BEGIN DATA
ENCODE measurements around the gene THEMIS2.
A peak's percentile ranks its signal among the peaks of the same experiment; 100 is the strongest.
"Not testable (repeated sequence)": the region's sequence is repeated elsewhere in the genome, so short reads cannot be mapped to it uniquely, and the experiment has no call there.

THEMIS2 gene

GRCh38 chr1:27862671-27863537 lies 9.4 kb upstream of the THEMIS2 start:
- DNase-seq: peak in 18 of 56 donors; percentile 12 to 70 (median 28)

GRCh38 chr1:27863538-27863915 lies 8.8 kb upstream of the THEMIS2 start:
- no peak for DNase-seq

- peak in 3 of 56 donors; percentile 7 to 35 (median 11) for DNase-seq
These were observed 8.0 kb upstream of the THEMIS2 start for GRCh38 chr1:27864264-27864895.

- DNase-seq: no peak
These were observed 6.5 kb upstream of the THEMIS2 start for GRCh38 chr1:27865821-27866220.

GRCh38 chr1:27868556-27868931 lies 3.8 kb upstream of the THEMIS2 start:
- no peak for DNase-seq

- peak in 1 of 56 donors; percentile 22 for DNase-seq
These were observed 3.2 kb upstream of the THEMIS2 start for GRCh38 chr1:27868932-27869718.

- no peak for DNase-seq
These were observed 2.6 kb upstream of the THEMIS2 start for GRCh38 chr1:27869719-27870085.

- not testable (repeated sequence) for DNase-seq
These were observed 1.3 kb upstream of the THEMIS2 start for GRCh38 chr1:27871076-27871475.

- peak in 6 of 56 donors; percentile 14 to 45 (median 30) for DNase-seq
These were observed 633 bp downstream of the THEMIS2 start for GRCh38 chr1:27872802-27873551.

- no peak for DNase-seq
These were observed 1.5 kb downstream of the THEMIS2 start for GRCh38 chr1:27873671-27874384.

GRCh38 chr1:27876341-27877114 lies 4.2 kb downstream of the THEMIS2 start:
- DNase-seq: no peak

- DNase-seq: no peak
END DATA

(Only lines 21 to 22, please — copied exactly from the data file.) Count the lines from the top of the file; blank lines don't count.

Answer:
- peak in 6 of 56 donors; percentile 14 to 45 (median 30) for DNase-seq
These were observed 633 bp downstream of the THEMIS2 start for GRCh38 chr1:27872802-27873551.